My Favorite Books of 2017

Top Ten Tuesday

Let’s be honest, 2017 has been far from my best reading year, but that doesn’t mean I didn’t find some new favorites. It does feel odd writing about my favorite books with half a month left to the year, however. So, even though this is called top ten Tuesday, I will be sharing my top five picks of the year instead.

No promises, but given how much more free time I will have for the rest of this month than I’ve had for the rest of the year, how much I anticipate the books I plan to read next, and the fact that I finished one of the books on this list yesterday, I suspect there will be a part two with five more books to come.

Top Ten Tuesday is a meme hosted by The Broke and the Bookish. This week’s theme is the top ten books of 2017.

Bluejay Feather

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Title

The Caves of Steel (Robots #1)

Thoughts

I did not expect to enjoy this nearly so much as I did, but Asimov’s works have been so praised so highly in sci-fi cannon for a reason. This isn’t actually the work in this series that impacted me most. I just figured choosing the first book in a series is most appropriate, so don’t be surprised if one of the sequels appears in part 2.

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Title

Defy the Stars (Constellations #1)

Thoughts

So, I just really like Abel (this book’s robot main character) okay?

This book has a lot in common with the one above it. While Asimov’s world-building is better and more complex, this book is more character driven with a more modern appeal.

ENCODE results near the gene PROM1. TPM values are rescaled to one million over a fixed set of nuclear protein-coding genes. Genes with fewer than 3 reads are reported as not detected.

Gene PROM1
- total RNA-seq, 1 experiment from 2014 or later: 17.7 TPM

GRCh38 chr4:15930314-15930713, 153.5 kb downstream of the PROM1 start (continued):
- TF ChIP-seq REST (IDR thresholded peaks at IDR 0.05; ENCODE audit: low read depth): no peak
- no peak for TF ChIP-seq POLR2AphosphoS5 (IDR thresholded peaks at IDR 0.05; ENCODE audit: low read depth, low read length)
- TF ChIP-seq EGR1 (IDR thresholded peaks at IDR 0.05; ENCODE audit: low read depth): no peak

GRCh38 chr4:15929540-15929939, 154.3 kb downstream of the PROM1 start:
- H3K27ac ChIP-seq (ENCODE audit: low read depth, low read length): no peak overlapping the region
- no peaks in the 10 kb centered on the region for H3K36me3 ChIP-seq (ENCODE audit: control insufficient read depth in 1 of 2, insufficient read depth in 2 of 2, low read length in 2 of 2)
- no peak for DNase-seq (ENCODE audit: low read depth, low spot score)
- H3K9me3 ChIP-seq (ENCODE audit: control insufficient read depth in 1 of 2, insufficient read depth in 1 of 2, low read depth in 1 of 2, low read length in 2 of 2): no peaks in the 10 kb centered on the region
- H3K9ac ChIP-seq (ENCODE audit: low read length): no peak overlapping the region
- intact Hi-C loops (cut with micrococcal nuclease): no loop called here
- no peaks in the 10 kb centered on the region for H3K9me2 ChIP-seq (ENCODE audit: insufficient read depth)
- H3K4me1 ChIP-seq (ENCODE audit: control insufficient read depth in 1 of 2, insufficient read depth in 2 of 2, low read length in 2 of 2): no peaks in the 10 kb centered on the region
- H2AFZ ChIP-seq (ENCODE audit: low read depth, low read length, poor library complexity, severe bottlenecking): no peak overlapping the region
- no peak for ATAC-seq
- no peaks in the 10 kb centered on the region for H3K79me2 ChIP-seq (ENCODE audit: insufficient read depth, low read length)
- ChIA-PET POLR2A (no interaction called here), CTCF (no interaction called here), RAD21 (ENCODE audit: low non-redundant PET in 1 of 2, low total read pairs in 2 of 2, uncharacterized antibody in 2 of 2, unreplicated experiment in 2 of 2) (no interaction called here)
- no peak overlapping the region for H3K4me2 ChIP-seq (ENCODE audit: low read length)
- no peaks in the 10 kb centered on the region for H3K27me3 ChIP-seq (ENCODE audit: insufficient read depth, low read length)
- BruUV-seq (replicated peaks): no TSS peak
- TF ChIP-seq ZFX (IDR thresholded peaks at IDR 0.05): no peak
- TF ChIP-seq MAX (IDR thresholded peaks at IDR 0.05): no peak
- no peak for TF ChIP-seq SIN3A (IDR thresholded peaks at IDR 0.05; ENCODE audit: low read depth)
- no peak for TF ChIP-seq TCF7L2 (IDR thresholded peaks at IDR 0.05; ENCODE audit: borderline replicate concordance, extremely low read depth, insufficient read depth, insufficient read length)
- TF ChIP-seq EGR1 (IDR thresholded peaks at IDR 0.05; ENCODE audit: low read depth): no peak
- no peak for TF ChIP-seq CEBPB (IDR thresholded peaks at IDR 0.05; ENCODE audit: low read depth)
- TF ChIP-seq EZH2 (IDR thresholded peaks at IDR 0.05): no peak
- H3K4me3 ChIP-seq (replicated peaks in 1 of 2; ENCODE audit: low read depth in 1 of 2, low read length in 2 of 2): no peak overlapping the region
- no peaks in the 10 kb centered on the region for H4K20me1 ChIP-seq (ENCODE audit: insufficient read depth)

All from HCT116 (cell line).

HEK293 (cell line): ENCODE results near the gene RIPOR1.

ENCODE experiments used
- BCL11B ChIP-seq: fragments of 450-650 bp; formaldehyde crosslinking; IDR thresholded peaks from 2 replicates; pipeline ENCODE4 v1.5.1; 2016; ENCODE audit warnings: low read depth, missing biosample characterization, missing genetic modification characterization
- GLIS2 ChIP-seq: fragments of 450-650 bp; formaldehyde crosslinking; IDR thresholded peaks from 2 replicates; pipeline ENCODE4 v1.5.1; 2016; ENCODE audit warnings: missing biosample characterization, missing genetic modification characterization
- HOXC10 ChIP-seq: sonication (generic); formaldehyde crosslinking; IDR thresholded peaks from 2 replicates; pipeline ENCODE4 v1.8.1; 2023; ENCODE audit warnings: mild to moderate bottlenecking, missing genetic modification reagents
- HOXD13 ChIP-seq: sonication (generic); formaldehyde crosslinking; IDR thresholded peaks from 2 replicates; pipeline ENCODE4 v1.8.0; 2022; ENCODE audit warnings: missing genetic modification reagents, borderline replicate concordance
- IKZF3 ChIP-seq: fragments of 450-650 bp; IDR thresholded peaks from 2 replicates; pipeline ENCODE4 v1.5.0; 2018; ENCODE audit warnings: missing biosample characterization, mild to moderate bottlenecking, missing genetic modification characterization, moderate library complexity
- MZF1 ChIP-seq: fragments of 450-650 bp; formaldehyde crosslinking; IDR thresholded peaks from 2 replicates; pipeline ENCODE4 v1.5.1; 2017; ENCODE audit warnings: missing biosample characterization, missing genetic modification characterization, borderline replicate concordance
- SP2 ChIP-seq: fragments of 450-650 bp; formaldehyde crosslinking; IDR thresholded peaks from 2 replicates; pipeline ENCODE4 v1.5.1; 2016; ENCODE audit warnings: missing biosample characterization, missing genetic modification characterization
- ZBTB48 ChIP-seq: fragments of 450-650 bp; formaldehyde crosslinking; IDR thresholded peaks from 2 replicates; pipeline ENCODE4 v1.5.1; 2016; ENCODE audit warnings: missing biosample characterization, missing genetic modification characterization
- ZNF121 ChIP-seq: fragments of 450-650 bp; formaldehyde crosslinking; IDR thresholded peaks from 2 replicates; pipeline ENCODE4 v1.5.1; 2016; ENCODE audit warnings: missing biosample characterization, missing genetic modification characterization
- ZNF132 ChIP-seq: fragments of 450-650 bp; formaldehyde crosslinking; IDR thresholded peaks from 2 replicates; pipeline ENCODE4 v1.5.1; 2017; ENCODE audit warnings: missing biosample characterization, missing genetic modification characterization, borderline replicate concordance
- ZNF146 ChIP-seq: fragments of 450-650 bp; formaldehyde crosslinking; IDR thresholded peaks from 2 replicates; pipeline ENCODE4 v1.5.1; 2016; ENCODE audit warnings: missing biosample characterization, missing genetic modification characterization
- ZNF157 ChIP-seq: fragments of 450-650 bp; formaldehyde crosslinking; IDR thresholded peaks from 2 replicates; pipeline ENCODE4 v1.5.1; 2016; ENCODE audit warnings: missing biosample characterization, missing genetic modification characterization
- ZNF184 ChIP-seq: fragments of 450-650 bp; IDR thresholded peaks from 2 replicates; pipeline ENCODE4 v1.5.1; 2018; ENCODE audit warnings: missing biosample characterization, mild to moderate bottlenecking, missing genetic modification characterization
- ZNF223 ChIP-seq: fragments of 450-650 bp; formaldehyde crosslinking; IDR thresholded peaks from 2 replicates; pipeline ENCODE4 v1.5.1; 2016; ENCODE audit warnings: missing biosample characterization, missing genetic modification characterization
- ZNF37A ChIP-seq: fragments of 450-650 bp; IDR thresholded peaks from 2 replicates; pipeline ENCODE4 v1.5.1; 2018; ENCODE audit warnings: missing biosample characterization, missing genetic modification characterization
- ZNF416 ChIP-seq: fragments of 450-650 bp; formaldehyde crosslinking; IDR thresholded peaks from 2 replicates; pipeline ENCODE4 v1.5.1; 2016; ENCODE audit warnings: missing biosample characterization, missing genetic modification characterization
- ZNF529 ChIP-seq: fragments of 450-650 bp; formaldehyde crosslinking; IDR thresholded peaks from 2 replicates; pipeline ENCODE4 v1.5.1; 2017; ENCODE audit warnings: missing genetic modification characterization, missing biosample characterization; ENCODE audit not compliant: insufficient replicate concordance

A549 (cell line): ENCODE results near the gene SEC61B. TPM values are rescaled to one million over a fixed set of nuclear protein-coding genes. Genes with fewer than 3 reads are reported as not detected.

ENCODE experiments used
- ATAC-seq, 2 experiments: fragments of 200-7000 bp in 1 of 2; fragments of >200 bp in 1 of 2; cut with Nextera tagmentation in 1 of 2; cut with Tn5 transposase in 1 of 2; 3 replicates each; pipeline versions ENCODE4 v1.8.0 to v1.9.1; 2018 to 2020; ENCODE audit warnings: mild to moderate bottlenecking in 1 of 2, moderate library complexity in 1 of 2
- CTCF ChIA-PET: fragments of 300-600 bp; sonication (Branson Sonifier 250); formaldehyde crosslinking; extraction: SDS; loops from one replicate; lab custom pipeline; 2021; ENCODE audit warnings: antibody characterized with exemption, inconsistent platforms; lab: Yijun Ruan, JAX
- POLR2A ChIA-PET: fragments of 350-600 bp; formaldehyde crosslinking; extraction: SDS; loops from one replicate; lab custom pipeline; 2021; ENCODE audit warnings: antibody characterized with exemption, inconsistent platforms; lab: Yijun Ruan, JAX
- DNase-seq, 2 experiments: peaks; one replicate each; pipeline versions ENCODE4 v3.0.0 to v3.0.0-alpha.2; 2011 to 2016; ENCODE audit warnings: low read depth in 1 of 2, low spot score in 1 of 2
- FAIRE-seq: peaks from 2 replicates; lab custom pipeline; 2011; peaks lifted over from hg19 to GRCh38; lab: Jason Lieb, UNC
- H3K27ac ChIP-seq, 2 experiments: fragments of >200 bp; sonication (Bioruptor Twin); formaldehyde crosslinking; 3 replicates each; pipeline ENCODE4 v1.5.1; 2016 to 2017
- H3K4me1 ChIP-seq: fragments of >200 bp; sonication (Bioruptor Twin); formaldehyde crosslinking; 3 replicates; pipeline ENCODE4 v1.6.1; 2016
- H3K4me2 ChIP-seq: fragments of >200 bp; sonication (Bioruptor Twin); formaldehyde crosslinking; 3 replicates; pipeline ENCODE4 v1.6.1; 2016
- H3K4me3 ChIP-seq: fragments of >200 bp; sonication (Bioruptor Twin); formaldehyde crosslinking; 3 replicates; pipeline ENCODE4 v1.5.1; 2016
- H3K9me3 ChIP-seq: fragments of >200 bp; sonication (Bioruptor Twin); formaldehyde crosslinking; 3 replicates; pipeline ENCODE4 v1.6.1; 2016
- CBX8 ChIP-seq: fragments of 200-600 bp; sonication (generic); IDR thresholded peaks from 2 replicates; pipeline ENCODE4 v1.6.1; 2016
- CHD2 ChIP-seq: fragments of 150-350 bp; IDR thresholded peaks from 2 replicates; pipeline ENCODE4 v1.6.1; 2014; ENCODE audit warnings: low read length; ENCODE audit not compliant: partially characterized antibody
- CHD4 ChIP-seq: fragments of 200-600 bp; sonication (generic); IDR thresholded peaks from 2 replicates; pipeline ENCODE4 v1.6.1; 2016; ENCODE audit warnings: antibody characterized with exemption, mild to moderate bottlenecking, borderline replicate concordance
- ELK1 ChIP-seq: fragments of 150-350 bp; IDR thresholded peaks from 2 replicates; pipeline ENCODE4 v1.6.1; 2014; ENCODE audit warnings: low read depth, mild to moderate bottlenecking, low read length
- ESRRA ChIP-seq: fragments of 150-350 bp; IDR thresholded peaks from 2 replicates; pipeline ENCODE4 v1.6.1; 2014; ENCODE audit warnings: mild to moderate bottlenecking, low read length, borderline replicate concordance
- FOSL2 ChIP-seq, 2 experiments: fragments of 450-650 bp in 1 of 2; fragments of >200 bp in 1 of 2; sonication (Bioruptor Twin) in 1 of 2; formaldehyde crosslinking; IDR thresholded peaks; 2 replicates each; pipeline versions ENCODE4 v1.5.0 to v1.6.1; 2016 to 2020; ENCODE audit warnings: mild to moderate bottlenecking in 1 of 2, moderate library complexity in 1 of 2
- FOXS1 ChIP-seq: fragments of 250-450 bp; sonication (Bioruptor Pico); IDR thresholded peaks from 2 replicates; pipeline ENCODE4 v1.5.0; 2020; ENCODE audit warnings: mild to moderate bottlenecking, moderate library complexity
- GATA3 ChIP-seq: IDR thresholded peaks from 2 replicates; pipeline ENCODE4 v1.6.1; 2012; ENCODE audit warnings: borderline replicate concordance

Read my full thoughts in my review.

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Title

Strange the Dreamer (Strange the Dreamer #1)

Thoughts

Laini Taylor has a way with words. I love the way she combines lyrical prose with her fantasy settings. Her characters were awesome too. For my full thoughts read my review.

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Adulthood Rites (Xenogenesis #2)

Thoughts

Yet another work often praised as sci-fi cannon. I enjoyed the first book in the series last year, and this book proved just as good.

Just about my only complaint about the Octavia Butler books I’ve read so far is that they are so short, but that seems to be part of the style during the time period when most of her novels were written.

 

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Oathbringer (The Stormlight Archive #3)

Thoughts

Most of you who follow this blog must be shocked, (AKA surprised that this book wasn’t the first one they saw on this list) but I loved Oathbringer. I usually wouldn’t put a book I’d finished the day before on a list of favorite books, but there is little doubt in my mind that this one would make the list even if it had been the first book I read this year.

I don’t think I loved it as much as the second book, but I still loved it enough that I didn’t feel in any way left down. I also read this over 1000 page book almost entirely in two days. If that’s not a sign that I love it, I don’t know what is.